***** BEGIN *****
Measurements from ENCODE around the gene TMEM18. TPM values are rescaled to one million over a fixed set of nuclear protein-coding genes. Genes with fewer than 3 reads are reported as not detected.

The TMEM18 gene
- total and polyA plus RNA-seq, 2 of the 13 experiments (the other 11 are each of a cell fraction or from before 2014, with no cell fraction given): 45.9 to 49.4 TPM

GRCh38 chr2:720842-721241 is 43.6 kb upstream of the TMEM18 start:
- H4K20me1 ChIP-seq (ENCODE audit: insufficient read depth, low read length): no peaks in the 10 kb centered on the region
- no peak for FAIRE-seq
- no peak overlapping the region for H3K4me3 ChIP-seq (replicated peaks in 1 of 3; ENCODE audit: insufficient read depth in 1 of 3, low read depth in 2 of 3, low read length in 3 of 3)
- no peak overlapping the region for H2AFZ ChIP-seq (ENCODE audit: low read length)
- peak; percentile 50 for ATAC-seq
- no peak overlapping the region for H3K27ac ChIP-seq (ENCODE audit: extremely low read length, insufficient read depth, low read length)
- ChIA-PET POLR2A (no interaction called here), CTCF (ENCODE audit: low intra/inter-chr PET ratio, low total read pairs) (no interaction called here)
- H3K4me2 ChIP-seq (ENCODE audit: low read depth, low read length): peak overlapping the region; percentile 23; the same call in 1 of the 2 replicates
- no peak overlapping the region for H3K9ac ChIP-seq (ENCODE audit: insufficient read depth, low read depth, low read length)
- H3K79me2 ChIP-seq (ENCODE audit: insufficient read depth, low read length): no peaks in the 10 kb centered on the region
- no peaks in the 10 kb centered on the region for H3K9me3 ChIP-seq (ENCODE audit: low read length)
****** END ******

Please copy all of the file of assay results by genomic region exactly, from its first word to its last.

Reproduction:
Measurements from ENCODE around the gene TMEM18. TPM values are rescaled to one million over a fixed set of nuclear protein-coding genes. Genes with fewer than 3 reads are reported as not detected.

The TMEM18 gene
- total and polyA plus RNA-seq, 2 of the 13 experiments (the other 11 are each of a cell fraction or from before 2014, with no cell fraction given): 45.9 to 49.4 TPM

GRCh38 chr2:720842-721241 is 43.6 kb upstream of the TMEM18 start:
- H4K20me1 ChIP-seq (ENCODE audit: insufficient read depth, low read length): no peaks in the 10 kb centered on the region
- no peak for FAIRE-seq
- no peak overlapping the region for H3K4me3 ChIP-seq (replicated peaks in 1 of 3; ENCODE audit: insufficient read depth in 1 of 3, low read depth in 2 of 3, low read length in 3 of 3)
- no peak overlapping the region for H2AFZ ChIP-seq (ENCODE audit: low read length)
- peak; percentile 50 for ATAC-seq
- no peak overlapping the region for H3K27ac ChIP-seq (ENCODE audit: extremely low read length, insufficient read depth, low read length)
- ChIA-PET POLR2A (no interaction called here), CTCF (ENCODE audit: low intra/inter-chr PET ratio, low total read pairs) (no interaction called here)
- H3K4me2 ChIP-seq (ENCODE audit: low read depth, low read length): peak overlapping the region; percentile 23; the same call in 1 of the 2 replicates
- no peak overlapping the region for H3K9ac ChIP-seq (ENCODE audit: insufficient read depth, low read depth, low read length)
- H3K79me2 ChIP-seq (ENCODE audit: insufficient read depth, low read length): no peaks in the 10 kb centered on the region
- no peaks in the 10 kb centered on the region for H3K9me3 ChIP-seq (ENCODE audit: low read length)